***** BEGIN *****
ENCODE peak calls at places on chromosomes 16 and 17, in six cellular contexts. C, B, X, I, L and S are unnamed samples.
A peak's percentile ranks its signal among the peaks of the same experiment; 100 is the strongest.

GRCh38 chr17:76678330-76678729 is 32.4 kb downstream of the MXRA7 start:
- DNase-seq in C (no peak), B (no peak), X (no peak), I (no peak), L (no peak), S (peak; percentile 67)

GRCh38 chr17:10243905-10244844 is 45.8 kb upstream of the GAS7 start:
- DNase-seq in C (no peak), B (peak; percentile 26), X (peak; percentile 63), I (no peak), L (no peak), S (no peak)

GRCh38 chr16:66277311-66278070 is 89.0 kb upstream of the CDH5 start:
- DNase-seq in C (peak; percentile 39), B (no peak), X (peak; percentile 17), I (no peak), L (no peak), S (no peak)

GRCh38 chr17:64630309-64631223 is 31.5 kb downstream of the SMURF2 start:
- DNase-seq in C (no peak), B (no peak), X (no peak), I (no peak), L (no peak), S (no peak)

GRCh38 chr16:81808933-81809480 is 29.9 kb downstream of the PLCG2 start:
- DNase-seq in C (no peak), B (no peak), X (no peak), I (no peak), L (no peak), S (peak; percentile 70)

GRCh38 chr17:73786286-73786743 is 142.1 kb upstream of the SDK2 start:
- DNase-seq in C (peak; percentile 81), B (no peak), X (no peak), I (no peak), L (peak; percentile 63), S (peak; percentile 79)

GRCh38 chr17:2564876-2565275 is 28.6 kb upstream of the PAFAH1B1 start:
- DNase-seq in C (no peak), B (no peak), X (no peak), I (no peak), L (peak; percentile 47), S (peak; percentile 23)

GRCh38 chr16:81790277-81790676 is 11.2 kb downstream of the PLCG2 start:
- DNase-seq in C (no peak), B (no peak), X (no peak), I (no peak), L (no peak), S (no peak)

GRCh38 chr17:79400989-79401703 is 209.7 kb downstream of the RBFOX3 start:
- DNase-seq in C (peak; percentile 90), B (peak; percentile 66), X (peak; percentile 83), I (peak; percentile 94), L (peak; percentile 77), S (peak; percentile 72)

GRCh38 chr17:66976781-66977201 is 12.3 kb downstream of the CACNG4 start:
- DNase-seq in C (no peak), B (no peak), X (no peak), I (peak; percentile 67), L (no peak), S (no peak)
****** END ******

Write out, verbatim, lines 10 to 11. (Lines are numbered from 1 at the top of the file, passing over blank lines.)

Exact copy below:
- DNase-seq in C (no peak), B (no peak), X (no peak), I (no peak), L (no peak), S (no peak)

GRCh38 chr16:81808933-81809480 is 29.9 kb downstream of the PLCG2 start: